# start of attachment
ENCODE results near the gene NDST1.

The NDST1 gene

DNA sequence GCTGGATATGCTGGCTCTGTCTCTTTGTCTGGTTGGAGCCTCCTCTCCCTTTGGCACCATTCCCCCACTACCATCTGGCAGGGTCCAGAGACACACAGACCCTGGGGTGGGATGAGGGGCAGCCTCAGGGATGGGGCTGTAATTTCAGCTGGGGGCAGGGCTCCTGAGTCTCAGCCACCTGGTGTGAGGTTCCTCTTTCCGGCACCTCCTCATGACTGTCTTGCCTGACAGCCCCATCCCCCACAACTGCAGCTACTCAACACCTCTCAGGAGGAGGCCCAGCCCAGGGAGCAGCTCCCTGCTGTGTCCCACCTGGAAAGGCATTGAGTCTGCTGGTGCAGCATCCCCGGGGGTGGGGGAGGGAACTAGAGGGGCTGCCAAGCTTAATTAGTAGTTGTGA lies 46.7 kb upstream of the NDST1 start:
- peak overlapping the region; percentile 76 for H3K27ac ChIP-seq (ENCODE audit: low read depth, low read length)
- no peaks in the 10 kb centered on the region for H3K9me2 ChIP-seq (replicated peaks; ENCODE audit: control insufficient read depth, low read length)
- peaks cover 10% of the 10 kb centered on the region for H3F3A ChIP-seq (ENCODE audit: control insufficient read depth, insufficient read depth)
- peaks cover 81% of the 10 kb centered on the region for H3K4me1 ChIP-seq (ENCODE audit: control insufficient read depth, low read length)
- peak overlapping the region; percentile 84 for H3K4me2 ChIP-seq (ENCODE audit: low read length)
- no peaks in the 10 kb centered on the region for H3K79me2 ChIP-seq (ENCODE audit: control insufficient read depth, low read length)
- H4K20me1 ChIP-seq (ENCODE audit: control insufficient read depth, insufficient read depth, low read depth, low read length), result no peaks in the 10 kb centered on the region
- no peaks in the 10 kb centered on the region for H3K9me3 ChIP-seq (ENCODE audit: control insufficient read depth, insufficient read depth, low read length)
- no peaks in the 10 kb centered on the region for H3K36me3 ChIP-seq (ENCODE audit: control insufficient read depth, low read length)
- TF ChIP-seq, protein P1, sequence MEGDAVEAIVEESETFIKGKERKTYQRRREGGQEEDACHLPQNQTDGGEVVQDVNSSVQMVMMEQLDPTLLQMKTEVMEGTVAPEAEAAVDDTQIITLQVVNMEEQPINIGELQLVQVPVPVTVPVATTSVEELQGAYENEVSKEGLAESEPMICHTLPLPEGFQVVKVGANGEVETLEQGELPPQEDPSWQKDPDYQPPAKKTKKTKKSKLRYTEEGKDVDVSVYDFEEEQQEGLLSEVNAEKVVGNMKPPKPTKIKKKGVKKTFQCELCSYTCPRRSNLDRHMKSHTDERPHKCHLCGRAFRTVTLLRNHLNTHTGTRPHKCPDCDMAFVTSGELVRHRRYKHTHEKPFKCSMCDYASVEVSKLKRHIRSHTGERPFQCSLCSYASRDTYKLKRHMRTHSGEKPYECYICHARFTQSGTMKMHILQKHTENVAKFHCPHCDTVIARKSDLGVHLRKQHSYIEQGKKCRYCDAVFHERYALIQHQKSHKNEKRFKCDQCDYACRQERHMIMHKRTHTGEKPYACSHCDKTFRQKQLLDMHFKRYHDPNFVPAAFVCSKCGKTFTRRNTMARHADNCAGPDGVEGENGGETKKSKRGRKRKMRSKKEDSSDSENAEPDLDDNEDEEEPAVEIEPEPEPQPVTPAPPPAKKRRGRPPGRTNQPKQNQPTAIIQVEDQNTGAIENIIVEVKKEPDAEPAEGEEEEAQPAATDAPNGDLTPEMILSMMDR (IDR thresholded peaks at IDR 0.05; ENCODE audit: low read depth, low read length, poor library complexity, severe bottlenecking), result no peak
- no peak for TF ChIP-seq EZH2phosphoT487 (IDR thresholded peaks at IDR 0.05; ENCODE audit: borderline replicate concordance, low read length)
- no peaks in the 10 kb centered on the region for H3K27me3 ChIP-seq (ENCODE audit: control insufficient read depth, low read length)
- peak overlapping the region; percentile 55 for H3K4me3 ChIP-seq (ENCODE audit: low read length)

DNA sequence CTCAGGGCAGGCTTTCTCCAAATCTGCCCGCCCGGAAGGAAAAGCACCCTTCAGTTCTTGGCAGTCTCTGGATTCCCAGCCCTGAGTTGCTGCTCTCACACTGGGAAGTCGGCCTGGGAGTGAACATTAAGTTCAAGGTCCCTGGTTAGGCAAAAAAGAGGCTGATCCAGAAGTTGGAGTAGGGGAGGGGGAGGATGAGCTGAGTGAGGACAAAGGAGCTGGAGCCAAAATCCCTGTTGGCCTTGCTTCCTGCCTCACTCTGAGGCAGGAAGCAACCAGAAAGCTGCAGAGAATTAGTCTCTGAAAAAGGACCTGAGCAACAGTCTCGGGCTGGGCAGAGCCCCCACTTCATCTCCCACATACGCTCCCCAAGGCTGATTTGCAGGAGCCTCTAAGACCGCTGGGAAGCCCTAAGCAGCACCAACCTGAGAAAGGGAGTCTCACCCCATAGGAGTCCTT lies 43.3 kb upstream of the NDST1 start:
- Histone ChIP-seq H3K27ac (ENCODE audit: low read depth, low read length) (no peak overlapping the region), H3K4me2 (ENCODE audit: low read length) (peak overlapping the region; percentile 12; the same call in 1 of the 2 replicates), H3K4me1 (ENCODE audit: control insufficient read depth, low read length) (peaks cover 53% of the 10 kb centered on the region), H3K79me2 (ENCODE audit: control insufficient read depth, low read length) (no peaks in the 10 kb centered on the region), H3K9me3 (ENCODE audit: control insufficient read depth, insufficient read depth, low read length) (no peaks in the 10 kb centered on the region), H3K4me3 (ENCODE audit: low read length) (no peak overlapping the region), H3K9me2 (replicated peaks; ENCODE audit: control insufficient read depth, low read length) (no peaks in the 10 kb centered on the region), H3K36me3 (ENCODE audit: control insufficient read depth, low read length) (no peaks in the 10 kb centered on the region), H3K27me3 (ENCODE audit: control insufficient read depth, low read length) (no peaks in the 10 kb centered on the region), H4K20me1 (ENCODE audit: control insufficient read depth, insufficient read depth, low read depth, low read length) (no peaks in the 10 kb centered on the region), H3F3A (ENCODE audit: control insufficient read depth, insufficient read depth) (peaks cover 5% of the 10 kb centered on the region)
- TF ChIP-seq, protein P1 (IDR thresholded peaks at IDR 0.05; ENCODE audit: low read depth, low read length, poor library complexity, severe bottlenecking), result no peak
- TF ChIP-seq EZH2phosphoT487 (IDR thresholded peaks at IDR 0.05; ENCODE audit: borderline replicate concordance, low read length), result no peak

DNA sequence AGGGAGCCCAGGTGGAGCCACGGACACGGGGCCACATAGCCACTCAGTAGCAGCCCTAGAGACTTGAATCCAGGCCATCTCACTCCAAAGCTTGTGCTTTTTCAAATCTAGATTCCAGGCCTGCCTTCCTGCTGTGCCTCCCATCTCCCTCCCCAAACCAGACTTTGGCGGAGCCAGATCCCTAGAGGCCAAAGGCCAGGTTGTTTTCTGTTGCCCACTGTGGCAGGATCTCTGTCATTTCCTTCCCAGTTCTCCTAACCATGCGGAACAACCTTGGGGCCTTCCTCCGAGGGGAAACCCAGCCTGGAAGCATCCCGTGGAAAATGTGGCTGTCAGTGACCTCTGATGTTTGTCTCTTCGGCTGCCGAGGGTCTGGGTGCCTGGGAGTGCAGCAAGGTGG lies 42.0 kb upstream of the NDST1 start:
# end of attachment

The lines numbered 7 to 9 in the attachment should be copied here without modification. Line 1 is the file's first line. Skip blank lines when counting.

- peaks cover 81% of the 10 kb centered on the region for H3K4me1 ChIP-seq (ENCODE audit: control insufficient read depth, low read length)
- peak overlapping the region; percentile 84 for H3K4me2 ChIP-seq (ENCODE audit: low read length)
- no peaks in the 10 kb centered on the region for H3K79me2 ChIP-seq (ENCODE audit: control insufficient read depth, low read length)